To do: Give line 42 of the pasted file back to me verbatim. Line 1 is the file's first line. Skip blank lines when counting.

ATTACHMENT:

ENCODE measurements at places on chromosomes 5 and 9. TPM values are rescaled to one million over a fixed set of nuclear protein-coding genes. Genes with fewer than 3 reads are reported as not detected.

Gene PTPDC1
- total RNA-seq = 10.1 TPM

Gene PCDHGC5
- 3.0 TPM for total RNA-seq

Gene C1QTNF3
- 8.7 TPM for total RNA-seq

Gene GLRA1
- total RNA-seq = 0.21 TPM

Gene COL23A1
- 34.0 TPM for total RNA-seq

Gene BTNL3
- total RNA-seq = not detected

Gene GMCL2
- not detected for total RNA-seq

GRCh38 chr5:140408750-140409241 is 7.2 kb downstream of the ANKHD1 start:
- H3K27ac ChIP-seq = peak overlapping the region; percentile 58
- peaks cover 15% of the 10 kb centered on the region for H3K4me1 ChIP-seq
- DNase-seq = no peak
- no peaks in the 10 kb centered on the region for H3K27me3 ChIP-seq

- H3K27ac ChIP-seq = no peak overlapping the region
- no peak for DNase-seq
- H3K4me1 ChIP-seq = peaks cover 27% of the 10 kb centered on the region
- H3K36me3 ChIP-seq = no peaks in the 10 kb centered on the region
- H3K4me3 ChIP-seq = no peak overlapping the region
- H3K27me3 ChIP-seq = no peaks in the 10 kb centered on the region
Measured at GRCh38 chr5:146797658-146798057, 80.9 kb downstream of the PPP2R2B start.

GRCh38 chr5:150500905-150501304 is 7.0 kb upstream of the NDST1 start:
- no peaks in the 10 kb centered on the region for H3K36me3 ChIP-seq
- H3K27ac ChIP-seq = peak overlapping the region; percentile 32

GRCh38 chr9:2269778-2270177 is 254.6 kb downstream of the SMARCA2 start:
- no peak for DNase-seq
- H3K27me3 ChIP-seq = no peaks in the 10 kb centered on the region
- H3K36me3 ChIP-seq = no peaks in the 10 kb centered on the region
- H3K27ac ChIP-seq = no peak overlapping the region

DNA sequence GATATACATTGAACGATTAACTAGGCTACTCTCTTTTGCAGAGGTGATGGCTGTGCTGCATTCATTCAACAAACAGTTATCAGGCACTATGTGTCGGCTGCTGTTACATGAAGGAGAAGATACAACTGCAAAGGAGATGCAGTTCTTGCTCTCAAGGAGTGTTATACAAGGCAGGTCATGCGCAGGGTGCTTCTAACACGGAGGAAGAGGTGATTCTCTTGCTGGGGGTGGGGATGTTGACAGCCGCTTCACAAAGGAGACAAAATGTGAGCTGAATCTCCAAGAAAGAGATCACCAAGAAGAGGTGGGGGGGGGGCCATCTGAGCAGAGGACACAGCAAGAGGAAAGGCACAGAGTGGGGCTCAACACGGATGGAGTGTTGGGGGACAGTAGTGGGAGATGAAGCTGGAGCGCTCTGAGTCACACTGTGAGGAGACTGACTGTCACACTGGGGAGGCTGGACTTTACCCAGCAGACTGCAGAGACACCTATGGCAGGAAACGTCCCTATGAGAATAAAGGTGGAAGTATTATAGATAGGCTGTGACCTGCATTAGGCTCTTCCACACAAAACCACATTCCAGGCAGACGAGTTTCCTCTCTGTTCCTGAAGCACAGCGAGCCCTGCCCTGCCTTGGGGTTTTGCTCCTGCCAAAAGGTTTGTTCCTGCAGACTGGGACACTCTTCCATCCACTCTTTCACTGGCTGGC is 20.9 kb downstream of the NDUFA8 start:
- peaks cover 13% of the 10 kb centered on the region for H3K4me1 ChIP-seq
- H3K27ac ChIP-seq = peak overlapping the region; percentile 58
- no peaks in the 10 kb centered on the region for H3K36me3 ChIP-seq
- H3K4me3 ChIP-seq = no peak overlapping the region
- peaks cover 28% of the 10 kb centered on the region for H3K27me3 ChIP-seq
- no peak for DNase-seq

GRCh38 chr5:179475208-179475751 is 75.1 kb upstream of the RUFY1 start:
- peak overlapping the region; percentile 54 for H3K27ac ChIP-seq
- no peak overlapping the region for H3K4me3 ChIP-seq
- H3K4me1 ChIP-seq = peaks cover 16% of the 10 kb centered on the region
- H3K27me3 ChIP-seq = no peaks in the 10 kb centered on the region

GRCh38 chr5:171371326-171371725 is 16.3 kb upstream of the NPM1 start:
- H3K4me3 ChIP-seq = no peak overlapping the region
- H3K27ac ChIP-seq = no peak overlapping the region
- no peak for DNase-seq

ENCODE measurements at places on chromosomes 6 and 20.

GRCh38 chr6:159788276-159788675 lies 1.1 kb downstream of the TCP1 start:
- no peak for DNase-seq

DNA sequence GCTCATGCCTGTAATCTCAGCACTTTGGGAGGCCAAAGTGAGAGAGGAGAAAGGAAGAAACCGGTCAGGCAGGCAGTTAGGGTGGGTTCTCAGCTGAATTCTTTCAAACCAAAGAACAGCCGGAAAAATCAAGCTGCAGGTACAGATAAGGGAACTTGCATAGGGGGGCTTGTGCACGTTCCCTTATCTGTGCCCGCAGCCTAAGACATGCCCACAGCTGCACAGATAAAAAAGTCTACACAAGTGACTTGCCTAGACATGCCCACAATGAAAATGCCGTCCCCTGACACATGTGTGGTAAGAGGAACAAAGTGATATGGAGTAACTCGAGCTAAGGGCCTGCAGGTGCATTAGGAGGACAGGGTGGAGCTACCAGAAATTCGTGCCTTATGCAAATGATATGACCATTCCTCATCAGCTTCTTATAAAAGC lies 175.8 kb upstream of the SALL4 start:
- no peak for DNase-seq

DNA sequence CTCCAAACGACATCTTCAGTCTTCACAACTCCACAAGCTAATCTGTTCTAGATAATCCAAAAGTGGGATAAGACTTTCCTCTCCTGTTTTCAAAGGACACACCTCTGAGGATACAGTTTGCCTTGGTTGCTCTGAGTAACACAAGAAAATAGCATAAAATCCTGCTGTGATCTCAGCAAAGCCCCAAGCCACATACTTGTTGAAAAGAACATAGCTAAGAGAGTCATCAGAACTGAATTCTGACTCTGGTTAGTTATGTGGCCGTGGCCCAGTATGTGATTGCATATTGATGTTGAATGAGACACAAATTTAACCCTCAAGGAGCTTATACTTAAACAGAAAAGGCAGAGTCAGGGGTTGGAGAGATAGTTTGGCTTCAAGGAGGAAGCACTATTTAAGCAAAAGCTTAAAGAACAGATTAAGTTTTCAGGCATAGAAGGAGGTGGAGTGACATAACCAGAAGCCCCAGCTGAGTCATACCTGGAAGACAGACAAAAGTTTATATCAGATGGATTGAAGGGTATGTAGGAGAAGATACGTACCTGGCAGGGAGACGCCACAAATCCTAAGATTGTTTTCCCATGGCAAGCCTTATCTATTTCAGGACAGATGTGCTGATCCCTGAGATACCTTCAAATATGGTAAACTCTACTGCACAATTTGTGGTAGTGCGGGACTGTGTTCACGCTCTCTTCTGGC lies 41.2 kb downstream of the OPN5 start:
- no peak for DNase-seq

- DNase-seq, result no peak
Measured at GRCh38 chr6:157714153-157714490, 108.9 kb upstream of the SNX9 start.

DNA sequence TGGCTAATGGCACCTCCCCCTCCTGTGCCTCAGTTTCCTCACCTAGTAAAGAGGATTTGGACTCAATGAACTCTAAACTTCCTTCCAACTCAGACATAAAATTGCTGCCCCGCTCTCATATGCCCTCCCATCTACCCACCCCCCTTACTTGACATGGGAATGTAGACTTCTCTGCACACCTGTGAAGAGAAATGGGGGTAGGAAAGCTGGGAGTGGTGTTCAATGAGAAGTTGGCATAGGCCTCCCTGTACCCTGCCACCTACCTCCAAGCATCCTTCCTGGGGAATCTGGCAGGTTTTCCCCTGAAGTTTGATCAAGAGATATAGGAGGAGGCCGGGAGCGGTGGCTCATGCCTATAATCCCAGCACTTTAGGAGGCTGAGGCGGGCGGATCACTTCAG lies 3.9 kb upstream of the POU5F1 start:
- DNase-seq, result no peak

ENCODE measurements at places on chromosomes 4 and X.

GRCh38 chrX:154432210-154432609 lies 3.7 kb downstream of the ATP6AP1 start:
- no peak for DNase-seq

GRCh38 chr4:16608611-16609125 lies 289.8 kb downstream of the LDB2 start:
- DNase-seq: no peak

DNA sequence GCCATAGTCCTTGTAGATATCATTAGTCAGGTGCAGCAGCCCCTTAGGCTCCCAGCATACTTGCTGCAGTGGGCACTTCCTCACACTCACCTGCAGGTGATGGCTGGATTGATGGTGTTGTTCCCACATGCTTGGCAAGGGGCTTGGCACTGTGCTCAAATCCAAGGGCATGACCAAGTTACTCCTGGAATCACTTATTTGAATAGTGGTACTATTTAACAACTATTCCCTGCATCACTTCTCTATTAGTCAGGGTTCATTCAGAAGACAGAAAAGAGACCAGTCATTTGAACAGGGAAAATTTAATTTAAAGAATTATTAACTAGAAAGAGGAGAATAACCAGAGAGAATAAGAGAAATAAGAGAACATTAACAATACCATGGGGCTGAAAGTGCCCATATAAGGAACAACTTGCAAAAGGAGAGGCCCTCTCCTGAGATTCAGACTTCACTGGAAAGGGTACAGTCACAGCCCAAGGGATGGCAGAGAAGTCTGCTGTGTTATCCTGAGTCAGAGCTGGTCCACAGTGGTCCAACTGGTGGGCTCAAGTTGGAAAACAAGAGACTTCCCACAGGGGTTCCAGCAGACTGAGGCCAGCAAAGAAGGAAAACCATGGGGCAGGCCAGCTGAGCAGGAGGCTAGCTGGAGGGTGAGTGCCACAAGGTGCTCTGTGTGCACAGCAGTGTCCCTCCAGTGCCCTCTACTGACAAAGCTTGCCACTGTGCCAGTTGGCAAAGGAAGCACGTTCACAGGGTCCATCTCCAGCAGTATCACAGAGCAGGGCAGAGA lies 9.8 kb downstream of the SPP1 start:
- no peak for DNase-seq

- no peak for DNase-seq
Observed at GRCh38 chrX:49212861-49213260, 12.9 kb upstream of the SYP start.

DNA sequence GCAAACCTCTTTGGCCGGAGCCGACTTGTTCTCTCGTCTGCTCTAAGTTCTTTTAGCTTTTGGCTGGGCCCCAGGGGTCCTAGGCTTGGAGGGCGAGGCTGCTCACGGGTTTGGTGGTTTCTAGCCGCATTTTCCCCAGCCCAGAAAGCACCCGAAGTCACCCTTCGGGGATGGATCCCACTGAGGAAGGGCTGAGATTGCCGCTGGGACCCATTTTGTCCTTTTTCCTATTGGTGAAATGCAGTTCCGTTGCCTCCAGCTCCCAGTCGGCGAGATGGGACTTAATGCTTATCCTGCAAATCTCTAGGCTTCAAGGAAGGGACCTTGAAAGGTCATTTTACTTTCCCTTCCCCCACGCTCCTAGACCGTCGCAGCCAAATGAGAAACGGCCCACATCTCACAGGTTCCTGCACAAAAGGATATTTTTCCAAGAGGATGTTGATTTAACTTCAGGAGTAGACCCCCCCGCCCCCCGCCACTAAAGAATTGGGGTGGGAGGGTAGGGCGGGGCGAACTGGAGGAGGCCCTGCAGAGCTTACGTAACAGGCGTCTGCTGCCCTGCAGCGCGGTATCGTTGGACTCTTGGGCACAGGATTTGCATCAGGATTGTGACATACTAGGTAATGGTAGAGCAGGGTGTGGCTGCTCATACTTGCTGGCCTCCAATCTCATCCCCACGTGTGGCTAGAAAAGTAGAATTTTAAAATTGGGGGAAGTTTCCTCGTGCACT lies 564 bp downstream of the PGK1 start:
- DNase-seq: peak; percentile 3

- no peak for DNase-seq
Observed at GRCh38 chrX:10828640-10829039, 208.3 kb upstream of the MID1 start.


- no peak for DNase-seq